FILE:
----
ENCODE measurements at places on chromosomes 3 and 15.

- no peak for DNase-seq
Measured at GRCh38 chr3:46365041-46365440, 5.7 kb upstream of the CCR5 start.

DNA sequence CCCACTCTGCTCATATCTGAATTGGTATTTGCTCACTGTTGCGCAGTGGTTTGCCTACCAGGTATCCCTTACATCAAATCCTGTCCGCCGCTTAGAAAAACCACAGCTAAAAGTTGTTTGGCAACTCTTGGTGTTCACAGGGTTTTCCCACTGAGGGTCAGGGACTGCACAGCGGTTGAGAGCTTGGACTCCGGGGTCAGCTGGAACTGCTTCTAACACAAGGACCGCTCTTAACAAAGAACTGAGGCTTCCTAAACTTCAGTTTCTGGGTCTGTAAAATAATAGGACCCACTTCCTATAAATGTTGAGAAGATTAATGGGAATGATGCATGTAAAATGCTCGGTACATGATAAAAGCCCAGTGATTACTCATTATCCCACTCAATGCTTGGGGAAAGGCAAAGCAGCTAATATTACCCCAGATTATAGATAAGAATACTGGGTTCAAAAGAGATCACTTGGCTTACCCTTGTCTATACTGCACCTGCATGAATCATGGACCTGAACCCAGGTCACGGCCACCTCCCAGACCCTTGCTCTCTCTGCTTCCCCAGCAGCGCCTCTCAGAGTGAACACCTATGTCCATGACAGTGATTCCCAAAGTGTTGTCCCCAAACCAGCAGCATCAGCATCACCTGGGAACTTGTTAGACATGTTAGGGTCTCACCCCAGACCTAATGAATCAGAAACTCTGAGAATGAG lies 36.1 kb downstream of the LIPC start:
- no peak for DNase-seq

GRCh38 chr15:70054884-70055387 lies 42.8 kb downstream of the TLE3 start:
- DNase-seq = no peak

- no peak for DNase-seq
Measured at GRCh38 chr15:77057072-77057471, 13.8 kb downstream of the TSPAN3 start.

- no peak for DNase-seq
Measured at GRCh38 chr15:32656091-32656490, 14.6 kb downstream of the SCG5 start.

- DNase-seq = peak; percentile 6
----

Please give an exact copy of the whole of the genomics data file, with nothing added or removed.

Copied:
ENCODE measurements at places on chromosomes 3 and 15.

- no peak for DNase-seq
Measured at GRCh38 chr3:46365041-46365440, 5.7 kb upstream of the CCR5 start.

DNA sequence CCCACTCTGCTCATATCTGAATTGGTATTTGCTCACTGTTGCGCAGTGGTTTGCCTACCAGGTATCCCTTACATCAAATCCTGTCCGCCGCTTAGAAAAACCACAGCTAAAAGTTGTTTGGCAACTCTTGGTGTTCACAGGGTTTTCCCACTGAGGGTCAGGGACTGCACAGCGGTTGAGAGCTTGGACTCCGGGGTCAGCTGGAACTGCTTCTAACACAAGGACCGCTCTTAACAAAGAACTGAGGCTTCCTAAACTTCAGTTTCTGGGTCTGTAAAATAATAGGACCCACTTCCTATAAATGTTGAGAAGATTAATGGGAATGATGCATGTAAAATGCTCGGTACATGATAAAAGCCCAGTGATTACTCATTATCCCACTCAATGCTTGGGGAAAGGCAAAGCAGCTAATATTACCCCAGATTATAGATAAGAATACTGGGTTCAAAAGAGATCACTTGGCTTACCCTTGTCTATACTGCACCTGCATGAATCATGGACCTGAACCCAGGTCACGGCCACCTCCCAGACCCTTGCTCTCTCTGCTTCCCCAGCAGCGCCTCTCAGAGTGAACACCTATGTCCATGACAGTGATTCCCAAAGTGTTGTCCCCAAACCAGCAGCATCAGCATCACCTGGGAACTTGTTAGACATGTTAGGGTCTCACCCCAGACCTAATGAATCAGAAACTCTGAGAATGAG lies 36.1 kb downstream of the LIPC start:
- no peak for DNase-seq

GRCh38 chr15:70054884-70055387 lies 42.8 kb downstream of the TLE3 start:
- DNase-seq = no peak

- no peak for DNase-seq
Measured at GRCh38 chr15:77057072-77057471, 13.8 kb downstream of the TSPAN3 start.

- no peak for DNase-seq
Measured at GRCh38 chr15:32656091-32656490, 14.6 kb downstream of the SCG5 start.

- DNase-seq = peak; percentile 6